Caroline Graves. Caroline was of the bond class belonging to the State of Maryland. Having reached the age of forty without being content, and seeing no bright prospect in the future, she made up her mind to break away from the bonds of Slavery and seek a more congenial atmosphere among strangers in Canada. She had had the privilege of trying two masters in her life-time; the first she admitted was “kind” to her, but the latter was “cruel.” After arriving in Canada, she wrote back as follows:
TORONTO, Jan. 22, 1856.
DEAR SIR:—WILLIAM STILL—I have found my company they arrived here on monday eving I found them on tusday evening. Please to be so kind as to send them boxes we are here without close to ware we have some white frendes is goin to pay for them at this end of the road. The reason that we send this note we are afraid the outher one woudent go strait because it wasent derected wright. Please to send them by the express then thay wont be lost. Please to derect these boxes for Carline Graives in the car of mrs. Brittion. Please to send the bil of the boxes on with them. Mrs. Brittion, Lousig street near young street.
George Graham and wife, Jane, alias Henry Washington and Eliza. The cold weather of January was preferred, in this instance, for traveling. Indeed matters were so disagreeable with them that they could not tarry in their then quarters any longer. George was twenty-four years of age, quite smart, pleasant countenance, and of dark complexion.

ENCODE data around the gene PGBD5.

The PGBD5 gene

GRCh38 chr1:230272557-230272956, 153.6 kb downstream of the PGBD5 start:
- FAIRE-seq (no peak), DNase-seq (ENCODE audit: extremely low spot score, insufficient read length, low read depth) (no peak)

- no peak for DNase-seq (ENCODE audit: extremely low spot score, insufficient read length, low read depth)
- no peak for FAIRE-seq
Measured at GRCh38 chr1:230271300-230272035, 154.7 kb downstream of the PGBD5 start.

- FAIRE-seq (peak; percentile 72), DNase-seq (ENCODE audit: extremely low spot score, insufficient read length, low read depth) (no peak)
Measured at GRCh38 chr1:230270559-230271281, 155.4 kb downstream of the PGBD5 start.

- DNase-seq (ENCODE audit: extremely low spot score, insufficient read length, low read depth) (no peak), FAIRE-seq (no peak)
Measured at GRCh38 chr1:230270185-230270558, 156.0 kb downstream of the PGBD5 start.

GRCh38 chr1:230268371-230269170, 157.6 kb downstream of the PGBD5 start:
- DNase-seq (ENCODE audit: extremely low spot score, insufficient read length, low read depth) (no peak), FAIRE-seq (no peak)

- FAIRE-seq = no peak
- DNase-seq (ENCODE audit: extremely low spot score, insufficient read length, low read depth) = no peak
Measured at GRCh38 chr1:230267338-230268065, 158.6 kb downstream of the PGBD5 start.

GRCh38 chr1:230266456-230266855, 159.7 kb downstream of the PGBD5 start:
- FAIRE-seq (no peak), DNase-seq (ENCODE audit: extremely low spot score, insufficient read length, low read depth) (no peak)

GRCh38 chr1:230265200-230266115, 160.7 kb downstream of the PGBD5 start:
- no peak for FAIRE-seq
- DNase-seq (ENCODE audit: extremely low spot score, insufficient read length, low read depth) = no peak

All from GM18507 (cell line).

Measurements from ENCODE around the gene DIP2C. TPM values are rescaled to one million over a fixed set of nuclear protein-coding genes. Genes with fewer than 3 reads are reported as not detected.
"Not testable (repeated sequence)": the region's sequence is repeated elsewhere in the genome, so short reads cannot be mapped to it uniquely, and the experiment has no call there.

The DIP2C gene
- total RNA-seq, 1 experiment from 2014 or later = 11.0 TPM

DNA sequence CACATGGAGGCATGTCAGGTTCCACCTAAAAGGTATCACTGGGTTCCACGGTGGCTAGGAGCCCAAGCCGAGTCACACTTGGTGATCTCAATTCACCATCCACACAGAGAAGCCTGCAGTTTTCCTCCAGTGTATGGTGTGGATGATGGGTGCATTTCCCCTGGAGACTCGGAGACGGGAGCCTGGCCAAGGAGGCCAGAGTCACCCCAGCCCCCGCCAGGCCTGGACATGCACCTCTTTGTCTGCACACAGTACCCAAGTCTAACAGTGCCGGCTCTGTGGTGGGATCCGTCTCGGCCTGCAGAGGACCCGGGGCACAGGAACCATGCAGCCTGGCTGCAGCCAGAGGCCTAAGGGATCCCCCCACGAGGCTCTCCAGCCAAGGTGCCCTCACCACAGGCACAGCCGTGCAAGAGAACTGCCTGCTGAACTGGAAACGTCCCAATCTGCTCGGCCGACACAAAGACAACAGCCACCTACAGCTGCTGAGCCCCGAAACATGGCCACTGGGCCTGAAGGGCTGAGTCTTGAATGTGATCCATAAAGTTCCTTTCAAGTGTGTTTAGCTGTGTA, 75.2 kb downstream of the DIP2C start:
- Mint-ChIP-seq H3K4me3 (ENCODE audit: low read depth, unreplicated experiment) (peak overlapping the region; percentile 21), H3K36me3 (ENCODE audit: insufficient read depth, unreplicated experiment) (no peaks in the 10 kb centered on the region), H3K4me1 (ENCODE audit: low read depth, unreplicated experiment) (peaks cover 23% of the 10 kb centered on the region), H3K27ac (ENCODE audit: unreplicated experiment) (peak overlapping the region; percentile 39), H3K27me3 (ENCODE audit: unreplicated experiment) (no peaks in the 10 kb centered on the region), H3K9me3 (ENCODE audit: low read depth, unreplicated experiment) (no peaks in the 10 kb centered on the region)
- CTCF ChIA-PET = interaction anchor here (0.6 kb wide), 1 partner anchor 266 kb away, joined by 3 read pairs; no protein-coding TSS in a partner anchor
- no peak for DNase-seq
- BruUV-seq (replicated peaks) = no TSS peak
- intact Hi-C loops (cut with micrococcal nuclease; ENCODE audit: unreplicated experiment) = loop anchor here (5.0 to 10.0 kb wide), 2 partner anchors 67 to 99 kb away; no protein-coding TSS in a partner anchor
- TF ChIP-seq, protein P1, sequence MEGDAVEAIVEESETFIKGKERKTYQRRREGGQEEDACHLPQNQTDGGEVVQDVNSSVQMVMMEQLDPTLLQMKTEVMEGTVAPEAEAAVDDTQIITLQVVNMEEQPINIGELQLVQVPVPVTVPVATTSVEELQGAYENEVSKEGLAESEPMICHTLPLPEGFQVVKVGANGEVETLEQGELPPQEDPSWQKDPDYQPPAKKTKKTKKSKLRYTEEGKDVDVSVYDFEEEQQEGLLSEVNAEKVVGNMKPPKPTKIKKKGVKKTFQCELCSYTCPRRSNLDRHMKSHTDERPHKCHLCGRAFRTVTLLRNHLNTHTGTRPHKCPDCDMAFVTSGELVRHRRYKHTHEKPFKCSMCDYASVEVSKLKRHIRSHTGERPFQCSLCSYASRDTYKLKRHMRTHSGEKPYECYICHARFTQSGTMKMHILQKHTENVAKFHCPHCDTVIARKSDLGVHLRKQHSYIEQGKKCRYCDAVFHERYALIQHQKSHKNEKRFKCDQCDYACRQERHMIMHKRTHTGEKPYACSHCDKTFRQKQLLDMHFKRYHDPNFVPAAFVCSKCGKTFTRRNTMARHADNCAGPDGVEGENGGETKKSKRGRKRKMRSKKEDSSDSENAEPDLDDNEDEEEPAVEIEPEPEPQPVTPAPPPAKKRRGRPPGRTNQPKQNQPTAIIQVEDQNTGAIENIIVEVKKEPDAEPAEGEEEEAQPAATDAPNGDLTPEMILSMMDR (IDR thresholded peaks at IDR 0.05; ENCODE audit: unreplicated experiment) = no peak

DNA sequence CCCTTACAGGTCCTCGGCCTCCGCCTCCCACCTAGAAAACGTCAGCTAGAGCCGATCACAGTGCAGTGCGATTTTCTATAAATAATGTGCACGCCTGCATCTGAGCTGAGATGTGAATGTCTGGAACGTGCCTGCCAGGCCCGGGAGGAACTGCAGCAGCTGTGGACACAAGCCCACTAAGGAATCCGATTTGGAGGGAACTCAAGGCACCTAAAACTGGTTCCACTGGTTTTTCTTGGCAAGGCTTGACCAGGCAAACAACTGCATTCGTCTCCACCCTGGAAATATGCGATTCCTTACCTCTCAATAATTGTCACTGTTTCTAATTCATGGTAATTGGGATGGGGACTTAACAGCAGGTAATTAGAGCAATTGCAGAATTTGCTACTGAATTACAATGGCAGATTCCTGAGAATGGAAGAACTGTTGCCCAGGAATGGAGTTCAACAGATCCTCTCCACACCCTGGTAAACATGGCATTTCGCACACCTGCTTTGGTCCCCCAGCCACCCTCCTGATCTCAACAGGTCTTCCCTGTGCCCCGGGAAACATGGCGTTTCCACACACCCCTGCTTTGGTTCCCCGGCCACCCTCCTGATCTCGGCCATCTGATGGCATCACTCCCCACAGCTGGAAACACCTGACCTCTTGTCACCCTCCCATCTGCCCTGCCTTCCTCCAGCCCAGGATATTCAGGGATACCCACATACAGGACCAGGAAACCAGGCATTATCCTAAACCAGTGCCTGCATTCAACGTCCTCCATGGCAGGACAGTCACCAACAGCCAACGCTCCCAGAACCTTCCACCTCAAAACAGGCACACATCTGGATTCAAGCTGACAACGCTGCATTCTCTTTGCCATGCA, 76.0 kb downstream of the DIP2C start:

He had experienced “rough usage” all the way along through life, not unfrequently from severe floggings. Twice, within the last year, he had been sold. In order to prevent a renewal of these inflictions he resorted to the Underground Rail Road with his wife, to whom he had only been married six months.
In one sense, they appeared to be in a sad condition, it being the dead of winter, but their condition in Alexandria, under a brutal master and mistress which both had the misfortune to have, was much sadder. To give all their due, however, George’s wife acknowledged, that she had been “well treated under her old mistress,” but through a change, she had fallen into the hands of a “new one,” by whom her life had been rendered most “miserable;” so much so, that she was willing to do almost anything to get rid of her, and was, therefore, driven to join her husband in running away.
Henry Chambers, John Chambers, Samuel Fall, and Jonathan Fisher. This party represented the more promising-looking field-hand slave population of Maryland. Henry and John were brothers, twenty-four and twenty-six years of age, stout made, chestnut color, good-looking, but in height not quite medium. Henry “owed service or labor,” to a fellow-man by the name of William Rybold, a farmer living near Sassafras Neck, Md. Henry evidently felt, that he did master Rybold no injustice in testifying that he knew no